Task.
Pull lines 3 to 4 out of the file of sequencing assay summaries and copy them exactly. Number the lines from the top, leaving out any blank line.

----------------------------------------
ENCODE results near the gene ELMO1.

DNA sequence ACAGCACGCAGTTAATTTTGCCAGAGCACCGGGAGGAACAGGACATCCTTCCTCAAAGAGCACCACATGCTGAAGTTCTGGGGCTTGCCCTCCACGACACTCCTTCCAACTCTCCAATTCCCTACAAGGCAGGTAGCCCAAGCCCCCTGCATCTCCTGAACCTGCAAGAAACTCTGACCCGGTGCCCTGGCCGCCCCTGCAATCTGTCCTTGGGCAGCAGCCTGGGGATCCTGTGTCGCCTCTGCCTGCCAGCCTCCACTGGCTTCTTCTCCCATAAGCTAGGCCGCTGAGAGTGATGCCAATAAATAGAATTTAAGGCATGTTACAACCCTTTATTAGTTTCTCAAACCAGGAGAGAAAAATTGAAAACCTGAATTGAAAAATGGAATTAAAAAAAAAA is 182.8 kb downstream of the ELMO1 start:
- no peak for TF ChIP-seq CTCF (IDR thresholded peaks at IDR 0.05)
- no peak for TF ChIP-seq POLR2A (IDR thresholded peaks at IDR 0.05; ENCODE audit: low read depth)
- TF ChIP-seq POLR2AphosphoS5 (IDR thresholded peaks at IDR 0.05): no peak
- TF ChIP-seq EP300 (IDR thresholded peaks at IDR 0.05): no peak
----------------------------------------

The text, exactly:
- no peak for TF ChIP-seq CTCF (IDR thresholded peaks at IDR 0.05)
- no peak for TF ChIP-seq POLR2A (IDR thresholded peaks at IDR 0.05; ENCODE audit: low read depth)